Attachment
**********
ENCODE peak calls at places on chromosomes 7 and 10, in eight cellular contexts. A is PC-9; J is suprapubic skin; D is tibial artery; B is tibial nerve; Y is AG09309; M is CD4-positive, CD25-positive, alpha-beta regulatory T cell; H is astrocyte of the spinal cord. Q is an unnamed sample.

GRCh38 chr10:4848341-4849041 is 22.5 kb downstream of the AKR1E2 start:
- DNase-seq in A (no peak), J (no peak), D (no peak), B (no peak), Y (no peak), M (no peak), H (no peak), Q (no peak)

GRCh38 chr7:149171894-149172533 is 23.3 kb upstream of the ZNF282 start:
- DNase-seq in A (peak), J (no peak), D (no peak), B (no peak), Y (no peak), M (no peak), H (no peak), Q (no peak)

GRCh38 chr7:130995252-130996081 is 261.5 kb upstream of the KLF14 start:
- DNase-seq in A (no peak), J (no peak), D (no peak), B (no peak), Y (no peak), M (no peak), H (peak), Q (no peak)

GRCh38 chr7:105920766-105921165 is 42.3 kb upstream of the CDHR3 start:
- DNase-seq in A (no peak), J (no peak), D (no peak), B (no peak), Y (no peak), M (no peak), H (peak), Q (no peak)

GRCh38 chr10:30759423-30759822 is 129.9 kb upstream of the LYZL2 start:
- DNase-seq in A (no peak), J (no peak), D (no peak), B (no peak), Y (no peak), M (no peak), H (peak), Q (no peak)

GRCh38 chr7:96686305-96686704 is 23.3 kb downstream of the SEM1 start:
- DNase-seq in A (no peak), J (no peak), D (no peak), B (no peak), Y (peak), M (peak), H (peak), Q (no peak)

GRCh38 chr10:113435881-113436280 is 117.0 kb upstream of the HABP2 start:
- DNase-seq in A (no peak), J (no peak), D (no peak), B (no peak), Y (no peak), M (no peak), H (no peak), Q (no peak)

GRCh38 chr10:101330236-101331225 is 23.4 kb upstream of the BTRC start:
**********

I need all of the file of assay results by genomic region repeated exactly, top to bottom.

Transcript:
ENCODE peak calls at places on chromosomes 7 and 10, in eight cellular contexts. A is PC-9; J is suprapubic skin; D is tibial artery; B is tibial nerve; Y is AG09309; M is CD4-positive, CD25-positive, alpha-beta regulatory T cell; H is astrocyte of the spinal cord. Q is an unnamed sample.

GRCh38 chr10:4848341-4849041 is 22.5 kb downstream of the AKR1E2 start:
- DNase-seq in A (no peak), J (no peak), D (no peak), B (no peak), Y (no peak), M (no peak), H (no peak), Q (no peak)

GRCh38 chr7:149171894-149172533 is 23.3 kb upstream of the ZNF282 start:
- DNase-seq in A (peak), J (no peak), D (no peak), B (no peak), Y (no peak), M (no peak), H (no peak), Q (no peak)

GRCh38 chr7:130995252-130996081 is 261.5 kb upstream of the KLF14 start:
- DNase-seq in A (no peak), J (no peak), D (no peak), B (no peak), Y (no peak), M (no peak), H (peak), Q (no peak)

GRCh38 chr7:105920766-105921165 is 42.3 kb upstream of the CDHR3 start:
- DNase-seq in A (no peak), J (no peak), D (no peak), B (no peak), Y (no peak), M (no peak), H (peak), Q (no peak)

GRCh38 chr10:30759423-30759822 is 129.9 kb upstream of the LYZL2 start:
- DNase-seq in A (no peak), J (no peak), D (no peak), B (no peak), Y (no peak), M (no peak), H (peak), Q (no peak)

GRCh38 chr7:96686305-96686704 is 23.3 kb downstream of the SEM1 start:
- DNase-seq in A (no peak), J (no peak), D (no peak), B (no peak), Y (peak), M (peak), H (peak), Q (no peak)

GRCh38 chr10:113435881-113436280 is 117.0 kb upstream of the HABP2 start:
- DNase-seq in A (no peak), J (no peak), D (no peak), B (no peak), Y (no peak), M (no peak), H (no peak), Q (no peak)

GRCh38 chr10:101330236-101331225 is 23.4 kb upstream of the BTRC start: